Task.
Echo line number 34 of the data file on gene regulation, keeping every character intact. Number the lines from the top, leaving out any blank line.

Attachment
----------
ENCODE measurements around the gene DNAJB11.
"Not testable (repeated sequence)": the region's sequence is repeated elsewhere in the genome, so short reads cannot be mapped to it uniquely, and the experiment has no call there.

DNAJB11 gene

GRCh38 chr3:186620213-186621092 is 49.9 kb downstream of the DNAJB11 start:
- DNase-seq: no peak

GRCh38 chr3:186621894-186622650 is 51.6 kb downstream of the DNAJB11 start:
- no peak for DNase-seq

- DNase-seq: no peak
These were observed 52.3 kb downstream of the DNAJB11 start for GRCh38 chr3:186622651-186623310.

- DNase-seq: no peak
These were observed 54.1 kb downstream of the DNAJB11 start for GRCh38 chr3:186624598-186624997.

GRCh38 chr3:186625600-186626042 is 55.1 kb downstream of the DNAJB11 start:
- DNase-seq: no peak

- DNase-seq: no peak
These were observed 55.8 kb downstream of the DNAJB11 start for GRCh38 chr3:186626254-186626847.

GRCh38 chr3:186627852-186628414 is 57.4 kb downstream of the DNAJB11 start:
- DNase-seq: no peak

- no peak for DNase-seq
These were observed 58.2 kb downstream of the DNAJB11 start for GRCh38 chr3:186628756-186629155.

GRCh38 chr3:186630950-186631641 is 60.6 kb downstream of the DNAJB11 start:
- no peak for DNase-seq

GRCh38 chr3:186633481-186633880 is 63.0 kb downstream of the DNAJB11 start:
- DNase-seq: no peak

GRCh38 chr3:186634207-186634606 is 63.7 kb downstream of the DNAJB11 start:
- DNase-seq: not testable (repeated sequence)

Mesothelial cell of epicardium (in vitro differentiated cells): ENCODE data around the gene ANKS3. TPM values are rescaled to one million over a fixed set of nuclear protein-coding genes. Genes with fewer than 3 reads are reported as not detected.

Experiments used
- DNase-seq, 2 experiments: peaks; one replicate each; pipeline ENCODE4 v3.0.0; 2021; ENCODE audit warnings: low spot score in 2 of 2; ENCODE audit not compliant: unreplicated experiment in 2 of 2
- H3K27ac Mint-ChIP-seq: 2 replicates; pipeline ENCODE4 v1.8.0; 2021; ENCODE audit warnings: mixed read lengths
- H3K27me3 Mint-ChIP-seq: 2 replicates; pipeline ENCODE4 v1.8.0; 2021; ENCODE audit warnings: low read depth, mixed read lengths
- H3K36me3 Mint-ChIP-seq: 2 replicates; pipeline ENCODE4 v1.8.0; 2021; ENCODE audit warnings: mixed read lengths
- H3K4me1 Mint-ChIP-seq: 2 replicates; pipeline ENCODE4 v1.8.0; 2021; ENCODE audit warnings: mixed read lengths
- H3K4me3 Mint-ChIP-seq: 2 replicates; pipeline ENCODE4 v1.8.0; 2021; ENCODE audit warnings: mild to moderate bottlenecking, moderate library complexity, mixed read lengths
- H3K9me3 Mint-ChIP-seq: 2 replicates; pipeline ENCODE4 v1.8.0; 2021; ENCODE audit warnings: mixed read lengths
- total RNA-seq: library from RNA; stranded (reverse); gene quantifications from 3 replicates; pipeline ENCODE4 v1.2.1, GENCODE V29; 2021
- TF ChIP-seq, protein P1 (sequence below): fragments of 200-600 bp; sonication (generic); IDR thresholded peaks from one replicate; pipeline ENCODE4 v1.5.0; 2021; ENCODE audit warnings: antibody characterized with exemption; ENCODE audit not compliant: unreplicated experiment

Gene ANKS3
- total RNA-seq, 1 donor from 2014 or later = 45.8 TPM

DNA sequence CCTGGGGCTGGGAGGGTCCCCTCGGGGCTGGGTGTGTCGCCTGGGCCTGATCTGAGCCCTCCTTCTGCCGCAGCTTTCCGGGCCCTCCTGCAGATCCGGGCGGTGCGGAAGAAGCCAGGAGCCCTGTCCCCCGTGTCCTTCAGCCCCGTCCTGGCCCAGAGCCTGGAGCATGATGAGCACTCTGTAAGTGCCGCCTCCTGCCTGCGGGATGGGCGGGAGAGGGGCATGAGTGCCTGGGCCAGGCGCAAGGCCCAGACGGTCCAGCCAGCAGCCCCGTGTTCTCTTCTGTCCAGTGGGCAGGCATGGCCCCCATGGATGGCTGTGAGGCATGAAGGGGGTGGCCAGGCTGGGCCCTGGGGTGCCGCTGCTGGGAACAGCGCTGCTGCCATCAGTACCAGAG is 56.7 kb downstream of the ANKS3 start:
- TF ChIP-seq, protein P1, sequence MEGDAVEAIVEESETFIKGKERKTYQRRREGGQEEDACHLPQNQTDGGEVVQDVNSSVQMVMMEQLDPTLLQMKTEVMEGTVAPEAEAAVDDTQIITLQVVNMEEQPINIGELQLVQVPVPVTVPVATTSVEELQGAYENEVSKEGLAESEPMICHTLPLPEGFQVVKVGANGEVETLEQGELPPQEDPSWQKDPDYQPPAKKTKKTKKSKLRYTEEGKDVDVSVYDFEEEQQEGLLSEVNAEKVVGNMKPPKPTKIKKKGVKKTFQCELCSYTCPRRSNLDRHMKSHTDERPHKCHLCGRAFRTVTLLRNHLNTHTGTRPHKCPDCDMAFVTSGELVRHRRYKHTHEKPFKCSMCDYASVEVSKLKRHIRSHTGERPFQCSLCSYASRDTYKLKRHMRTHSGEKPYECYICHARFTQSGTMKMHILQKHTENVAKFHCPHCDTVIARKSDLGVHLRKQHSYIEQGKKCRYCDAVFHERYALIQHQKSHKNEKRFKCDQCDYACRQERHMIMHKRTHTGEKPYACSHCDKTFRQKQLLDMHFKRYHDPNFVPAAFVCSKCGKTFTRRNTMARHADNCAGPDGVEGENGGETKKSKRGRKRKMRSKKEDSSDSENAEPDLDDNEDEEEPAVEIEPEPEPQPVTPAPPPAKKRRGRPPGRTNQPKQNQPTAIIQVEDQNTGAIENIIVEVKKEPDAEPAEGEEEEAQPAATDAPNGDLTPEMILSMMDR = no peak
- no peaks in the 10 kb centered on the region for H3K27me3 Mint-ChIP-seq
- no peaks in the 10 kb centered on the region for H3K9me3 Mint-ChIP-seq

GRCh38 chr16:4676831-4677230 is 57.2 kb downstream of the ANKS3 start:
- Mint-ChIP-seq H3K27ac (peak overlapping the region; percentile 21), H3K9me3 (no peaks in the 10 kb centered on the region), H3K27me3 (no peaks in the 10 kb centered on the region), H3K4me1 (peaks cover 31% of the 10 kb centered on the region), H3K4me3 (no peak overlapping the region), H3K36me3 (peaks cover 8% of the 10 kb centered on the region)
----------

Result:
- H3K9me3 Mint-ChIP-seq: 2 replicates; pipeline ENCODE4 v1.8.0; 2021; ENCODE audit warnings: mixed read lengths